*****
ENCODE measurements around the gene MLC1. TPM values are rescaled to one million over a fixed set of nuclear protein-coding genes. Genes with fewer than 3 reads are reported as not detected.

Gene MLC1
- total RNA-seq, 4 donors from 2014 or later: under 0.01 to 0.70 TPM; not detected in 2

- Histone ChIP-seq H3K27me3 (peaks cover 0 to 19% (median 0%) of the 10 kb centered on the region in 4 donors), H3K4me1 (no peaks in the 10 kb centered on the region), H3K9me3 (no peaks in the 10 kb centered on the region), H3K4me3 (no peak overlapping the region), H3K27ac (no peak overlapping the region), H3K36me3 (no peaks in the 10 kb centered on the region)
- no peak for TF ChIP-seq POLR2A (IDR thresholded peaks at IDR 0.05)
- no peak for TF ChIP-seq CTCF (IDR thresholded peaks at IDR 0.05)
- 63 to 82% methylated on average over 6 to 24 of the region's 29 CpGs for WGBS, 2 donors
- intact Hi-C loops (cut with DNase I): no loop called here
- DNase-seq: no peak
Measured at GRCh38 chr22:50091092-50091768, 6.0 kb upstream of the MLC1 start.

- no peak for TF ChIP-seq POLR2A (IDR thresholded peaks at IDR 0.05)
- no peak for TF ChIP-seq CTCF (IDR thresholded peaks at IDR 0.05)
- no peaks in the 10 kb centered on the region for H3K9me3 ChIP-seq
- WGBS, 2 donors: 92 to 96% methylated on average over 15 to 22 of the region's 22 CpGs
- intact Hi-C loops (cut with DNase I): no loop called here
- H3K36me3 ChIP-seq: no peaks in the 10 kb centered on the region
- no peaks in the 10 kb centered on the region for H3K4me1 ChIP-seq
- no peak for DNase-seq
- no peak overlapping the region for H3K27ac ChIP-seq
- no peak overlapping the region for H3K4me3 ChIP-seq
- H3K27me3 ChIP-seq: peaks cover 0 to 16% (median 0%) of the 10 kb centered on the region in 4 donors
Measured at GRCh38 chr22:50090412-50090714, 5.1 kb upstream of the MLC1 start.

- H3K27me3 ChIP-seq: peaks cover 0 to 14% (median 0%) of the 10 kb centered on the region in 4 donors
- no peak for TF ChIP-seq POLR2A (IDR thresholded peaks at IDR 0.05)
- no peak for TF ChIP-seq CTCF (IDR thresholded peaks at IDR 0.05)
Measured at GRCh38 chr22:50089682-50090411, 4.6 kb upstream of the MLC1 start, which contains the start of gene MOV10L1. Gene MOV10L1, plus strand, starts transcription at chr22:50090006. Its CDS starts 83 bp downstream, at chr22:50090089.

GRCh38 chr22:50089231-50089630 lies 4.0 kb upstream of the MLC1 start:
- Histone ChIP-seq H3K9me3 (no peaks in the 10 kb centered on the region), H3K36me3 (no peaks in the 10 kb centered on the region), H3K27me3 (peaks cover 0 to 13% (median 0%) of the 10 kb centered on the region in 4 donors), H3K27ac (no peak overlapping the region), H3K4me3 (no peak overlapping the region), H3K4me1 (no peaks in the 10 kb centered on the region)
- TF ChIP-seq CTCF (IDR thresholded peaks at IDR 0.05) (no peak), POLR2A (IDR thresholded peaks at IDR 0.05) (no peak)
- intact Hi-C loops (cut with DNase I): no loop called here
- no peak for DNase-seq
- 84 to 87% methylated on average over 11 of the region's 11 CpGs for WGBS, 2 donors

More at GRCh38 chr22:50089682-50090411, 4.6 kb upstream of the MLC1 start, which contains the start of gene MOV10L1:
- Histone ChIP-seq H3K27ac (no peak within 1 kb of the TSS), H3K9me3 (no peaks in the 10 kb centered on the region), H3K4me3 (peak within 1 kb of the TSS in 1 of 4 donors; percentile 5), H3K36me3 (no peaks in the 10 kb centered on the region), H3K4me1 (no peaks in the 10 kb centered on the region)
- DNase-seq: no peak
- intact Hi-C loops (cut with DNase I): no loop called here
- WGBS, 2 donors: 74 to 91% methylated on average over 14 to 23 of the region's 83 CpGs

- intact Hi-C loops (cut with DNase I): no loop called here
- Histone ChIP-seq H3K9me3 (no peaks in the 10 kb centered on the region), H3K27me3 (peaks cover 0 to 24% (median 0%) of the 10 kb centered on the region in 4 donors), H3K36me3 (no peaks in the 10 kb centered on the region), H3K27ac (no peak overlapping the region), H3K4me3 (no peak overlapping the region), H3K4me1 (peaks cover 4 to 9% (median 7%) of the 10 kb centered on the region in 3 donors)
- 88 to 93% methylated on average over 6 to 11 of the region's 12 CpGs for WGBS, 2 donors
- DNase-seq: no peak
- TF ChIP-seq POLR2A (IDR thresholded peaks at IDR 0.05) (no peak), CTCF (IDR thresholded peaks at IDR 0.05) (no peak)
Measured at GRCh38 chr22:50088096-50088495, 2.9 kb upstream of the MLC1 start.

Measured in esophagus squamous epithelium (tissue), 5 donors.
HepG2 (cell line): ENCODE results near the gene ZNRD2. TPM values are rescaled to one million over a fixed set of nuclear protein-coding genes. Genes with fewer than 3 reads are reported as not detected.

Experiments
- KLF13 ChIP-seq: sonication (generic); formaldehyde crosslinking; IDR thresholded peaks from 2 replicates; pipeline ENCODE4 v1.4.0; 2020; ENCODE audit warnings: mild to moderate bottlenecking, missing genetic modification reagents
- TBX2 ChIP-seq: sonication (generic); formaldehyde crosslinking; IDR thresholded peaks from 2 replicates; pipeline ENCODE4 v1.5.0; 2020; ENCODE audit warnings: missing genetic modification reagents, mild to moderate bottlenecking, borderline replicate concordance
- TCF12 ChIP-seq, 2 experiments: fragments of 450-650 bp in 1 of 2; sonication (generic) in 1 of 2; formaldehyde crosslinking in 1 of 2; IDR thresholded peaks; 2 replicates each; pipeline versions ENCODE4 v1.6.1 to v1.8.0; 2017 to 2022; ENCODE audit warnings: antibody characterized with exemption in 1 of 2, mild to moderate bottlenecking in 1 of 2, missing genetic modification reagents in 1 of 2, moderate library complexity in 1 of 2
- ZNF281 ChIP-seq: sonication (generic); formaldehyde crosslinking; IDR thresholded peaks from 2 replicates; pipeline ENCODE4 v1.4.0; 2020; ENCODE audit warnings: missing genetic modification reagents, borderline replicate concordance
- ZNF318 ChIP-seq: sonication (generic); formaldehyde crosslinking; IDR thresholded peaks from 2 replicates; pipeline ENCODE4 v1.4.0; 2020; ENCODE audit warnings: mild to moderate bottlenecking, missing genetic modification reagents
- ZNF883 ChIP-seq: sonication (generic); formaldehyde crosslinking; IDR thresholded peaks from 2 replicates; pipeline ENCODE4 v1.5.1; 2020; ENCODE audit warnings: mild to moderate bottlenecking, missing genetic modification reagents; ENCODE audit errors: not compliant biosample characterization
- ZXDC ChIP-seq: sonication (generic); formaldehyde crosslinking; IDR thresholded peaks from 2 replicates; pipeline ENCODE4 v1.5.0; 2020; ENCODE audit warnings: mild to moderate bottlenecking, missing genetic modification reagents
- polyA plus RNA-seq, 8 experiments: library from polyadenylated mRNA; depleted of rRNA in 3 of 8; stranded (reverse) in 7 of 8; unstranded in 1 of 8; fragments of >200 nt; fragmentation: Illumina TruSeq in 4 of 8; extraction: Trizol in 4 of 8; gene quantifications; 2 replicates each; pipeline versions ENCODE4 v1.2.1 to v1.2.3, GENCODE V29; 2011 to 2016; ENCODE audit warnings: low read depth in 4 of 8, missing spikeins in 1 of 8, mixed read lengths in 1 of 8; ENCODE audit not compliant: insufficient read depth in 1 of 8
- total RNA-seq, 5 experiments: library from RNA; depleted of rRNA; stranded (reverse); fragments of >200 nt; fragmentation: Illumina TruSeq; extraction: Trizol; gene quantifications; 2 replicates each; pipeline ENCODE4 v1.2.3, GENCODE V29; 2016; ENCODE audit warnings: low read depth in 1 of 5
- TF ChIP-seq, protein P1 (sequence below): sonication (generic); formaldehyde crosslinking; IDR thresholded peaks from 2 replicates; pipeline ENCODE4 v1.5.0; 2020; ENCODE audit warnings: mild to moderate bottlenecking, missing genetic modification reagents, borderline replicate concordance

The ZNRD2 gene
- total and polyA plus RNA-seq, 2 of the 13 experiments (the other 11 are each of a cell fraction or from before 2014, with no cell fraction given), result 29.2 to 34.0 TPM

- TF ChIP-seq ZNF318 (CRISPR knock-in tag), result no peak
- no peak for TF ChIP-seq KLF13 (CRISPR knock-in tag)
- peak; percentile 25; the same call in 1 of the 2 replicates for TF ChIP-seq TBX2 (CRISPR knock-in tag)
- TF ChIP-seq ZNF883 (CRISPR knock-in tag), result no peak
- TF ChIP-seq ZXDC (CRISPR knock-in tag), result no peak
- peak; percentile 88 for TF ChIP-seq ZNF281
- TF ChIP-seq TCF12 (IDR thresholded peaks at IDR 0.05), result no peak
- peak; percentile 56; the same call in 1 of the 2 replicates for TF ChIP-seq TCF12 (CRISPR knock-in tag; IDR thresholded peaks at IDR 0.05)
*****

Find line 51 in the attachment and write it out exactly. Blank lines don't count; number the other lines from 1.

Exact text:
- ZNF318 ChIP-seq: sonication (generic); formaldehyde crosslinking; IDR thresholded peaks from 2 replicates; pipeline ENCODE4 v1.4.0; 2020; ENCODE audit warnings: mild to moderate bottlenecking, missing genetic modification reagents